Does the art you make reflect the way you live? How much of your personal life is reflected in it?
Is there a personal life? I can’t really make that distinction. I make work all the time so that is my personal life. In a literal way, some of the work springs directly from my own experiences... for example, lifting text messages directly from my phone. However, these are used to develop a tone and I then expand the narrative by scripting fictitious messages or stealing comments from social media. Everything is then woven together in an attempt to reflect a common experience rather than an individual, idiosyncratic one.
Could you tell us a little more about ‘#aboutlastnight? What is the genesis of this work?
#aboutlastnight sprung out of a much larger multi-channel video installation called D.^^.$.®.(dance.music.sex.romance). I had constructed a convoluted narrative for that project where a collection of characters are all fucking each other in one way or another. In #aboutlastnight I wanted to further develop one of those characters by stepping back into a scene from D.^^.$.®. and observing her outside of the main narrative. I wanted a stillness to the work, so created a digital tableau vivant, pausing all the action on screen except for the activity of her phone. This allows the phone to act as a narrative device, giving us an insight into her personal life via a constant stream of DMs and push notifications. There is a companion piece (#aboutlastnighttoo) that does the same but for a male character. At the beginning of D.^^.$.®. he appears seductively lounging on a bed in a state of arousal. In #aboutlastnighttoo we see him again, but this time slumped over a bar in a state of flaccid inebriation, his phone glowing with frustrated messages from lovers past and present. I really love the idea of a set of characters developing over a series of works and constructing how their lives might be intertwining.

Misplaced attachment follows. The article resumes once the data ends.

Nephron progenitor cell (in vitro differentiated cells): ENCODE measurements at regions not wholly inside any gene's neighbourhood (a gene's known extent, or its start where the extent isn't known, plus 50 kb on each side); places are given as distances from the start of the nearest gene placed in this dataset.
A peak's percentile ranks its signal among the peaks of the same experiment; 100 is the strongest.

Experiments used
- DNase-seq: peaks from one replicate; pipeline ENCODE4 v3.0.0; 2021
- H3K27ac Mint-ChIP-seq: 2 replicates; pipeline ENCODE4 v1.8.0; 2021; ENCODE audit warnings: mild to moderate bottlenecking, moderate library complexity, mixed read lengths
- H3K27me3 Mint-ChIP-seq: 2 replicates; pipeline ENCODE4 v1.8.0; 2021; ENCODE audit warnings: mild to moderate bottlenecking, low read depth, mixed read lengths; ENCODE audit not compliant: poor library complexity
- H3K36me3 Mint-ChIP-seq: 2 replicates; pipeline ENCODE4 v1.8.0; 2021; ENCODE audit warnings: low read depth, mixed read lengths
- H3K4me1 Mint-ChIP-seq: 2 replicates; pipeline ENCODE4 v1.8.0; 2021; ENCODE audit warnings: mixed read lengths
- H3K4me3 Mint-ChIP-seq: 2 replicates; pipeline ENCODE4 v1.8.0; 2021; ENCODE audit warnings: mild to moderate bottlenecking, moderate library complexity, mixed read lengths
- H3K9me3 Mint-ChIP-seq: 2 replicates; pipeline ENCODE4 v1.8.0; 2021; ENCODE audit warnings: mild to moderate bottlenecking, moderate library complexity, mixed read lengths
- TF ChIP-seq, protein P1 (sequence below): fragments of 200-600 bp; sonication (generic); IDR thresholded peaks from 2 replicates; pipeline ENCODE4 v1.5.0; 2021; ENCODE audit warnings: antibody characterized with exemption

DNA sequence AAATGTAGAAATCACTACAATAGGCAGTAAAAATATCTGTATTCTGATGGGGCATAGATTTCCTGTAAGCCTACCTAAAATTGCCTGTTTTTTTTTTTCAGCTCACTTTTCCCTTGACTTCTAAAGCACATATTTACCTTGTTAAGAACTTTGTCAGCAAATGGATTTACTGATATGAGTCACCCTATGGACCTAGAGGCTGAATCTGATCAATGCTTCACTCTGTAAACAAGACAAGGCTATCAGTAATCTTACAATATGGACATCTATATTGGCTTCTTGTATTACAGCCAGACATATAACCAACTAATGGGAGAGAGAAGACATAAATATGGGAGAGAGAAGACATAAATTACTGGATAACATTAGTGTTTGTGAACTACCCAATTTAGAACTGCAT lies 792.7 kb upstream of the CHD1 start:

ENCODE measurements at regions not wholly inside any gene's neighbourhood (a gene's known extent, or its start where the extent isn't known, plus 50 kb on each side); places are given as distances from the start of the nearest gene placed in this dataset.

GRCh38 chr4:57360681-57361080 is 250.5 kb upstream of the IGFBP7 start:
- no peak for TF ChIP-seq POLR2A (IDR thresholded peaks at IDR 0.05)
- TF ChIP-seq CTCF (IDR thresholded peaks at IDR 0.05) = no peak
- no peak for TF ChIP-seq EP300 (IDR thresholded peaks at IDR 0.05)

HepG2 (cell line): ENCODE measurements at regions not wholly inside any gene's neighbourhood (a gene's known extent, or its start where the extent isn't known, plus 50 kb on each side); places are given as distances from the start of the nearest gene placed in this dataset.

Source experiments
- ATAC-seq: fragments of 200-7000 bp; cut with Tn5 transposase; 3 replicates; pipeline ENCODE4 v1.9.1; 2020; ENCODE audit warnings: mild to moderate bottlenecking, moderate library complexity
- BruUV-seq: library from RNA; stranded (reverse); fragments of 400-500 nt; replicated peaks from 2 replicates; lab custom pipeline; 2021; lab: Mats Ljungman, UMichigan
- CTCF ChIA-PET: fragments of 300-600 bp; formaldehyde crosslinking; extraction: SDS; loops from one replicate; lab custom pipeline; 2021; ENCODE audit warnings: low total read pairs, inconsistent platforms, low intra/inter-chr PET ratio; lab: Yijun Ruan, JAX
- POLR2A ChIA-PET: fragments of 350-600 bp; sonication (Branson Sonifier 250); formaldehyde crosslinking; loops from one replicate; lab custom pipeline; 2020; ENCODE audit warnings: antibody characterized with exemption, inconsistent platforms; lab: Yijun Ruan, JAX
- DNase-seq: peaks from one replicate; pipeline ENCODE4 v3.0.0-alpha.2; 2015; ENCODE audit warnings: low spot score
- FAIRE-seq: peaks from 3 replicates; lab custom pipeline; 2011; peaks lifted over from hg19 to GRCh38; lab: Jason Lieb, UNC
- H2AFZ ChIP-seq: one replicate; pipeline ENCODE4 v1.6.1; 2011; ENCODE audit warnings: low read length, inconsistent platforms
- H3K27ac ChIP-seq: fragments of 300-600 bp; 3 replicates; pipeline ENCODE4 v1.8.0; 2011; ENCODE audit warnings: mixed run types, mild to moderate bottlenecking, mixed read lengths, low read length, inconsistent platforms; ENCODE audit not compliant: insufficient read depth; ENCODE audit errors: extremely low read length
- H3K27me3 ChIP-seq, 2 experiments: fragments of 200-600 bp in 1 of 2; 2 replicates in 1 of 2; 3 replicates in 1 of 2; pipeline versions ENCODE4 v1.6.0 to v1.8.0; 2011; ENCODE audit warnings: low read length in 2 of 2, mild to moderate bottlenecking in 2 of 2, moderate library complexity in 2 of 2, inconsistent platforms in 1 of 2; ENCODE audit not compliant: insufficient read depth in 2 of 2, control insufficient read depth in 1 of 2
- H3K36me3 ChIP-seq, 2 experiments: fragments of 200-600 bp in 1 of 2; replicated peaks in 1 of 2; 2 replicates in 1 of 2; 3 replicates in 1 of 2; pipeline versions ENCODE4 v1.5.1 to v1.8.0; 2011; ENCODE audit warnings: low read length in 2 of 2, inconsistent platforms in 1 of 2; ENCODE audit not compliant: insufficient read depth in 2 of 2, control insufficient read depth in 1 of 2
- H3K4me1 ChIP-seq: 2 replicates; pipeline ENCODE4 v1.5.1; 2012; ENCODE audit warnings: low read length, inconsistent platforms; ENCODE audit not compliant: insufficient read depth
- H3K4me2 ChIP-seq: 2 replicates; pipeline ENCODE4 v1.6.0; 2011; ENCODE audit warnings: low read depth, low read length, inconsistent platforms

Hotel Rendezvous (2017)
What is your definition of art? What makes a good work of art in your opinion?
I like generous work. I like work that alleviates and ameliorates alienation in the viewer. I want to feel loved by a piece of work. I want it to accept me by demonstrating that it understands the complex, contradictory and sometimes unpleasant aspects of human nature. And I want it to do this using a cool, sensual control over a certain shared cultural inheritance of form. So, for me this is most apparent in composition, framing, light and character. This makes me feel connected to my cultural environment, it emphasises a sense of belonging, of consanguinity and it inspires awe and emotional appreciation in me. Additionally, I feel happy to be alive when someone works exceptionally hard to make something look effortless (I’m thinking Gene Kelly).
Do you listen to anything when you work?
Always. Unless I am editing.
What are your artistic influences, if any?
That’s simply impossible to answer successfully in a paragraph. There are too many things and too many people. Everyone I know and love gets in there somewhere. I studied English, so many of my early influences were literary and they still hold sway over my creative decision making. I go on long walks around the city and the relationship of light and architecture has a profound effect on me. Cinema. Powell and Pressburger, the American noir works of European Directors like Fritz Lang, Otto Preminger, Billy Wilder et al. And then of course there are 80s movies with the films and soundtracks of John Carpenter, Michael Mann, David Cronenberg and Walter Hill being constant reference points. And we haven’t even started with music!
If you could own any piece of art, what would it be?
One of William Blake’s original illuminated copies of the 'Songs of Innocence and Experience'. If that’s not available I’ll take Richard Hamilton’s '$he and he'.
What are you working on at the moment?
I recently bought some land on Sandbox so am developing a game based on Golden Age Hollywood movie stars behaving badly in a complex of villas on Sunset Boulevard.